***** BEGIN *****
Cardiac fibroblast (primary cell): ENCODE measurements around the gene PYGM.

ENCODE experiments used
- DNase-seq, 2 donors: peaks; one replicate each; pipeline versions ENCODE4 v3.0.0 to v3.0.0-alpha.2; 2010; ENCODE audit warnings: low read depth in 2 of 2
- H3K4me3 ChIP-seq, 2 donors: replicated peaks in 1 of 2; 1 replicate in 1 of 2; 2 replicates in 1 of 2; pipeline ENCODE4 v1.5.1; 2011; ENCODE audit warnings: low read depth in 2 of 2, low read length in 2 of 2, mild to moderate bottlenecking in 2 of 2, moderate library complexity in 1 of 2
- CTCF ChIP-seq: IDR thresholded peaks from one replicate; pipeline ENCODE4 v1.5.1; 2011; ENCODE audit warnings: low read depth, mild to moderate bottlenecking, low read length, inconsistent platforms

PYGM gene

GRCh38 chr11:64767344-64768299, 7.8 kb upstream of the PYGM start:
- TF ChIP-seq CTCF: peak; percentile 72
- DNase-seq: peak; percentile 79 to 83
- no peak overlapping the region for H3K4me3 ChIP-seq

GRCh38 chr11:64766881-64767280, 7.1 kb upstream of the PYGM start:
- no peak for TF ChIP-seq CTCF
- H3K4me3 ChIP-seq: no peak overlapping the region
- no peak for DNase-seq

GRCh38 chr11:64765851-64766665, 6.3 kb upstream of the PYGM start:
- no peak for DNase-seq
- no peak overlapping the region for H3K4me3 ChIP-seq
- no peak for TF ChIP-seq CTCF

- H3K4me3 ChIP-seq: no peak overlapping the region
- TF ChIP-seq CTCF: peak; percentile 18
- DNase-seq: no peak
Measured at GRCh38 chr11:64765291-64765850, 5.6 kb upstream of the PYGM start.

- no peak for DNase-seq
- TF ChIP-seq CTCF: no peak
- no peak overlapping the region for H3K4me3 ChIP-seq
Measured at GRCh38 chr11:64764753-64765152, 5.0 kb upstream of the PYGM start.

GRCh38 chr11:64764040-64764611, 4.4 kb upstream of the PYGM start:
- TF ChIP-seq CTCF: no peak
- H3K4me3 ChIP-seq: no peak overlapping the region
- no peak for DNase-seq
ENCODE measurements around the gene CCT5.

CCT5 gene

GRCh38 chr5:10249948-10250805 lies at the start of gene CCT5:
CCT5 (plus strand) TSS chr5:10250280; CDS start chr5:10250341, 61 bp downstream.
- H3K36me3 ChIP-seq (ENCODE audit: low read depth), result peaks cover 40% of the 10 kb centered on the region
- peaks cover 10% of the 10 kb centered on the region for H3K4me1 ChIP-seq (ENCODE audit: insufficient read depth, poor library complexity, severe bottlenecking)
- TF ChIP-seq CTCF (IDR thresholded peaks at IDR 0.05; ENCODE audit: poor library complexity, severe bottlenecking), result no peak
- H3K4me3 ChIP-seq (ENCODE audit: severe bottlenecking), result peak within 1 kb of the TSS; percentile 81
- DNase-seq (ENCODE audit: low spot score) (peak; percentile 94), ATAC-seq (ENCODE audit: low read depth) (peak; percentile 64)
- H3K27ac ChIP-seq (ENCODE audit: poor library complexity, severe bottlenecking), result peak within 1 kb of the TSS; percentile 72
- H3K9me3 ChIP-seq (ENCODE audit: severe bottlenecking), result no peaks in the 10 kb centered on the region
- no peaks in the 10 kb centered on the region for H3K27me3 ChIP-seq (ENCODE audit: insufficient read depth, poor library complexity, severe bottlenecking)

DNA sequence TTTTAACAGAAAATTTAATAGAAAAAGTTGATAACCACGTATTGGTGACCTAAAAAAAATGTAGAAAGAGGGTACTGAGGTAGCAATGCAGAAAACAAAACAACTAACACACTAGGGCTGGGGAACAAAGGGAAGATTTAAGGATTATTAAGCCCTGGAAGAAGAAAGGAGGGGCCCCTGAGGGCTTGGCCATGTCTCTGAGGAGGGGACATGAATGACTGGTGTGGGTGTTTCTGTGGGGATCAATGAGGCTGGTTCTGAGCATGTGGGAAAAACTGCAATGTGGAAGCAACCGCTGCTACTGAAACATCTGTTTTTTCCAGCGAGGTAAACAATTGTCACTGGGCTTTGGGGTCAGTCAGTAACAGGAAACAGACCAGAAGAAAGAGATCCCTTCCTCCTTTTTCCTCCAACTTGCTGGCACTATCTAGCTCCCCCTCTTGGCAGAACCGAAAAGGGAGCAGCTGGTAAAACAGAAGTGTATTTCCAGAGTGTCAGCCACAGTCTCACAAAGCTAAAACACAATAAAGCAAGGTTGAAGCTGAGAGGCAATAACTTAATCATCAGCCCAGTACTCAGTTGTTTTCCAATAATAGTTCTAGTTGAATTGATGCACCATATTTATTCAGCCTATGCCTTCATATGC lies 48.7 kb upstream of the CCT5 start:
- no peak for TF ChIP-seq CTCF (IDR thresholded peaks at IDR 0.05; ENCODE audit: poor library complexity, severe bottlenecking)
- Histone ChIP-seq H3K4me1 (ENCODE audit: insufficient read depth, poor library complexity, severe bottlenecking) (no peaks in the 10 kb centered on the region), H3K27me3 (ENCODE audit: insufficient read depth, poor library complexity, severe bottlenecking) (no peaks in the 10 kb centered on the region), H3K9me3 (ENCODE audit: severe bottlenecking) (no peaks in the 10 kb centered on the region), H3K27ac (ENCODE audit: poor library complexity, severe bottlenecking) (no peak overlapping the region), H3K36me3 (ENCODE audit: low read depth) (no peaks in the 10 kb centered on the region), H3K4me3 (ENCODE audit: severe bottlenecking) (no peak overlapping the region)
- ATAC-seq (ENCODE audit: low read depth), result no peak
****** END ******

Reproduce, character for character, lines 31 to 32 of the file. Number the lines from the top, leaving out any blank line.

ENCODE measurements around the gene CCT5.

CCT5 gene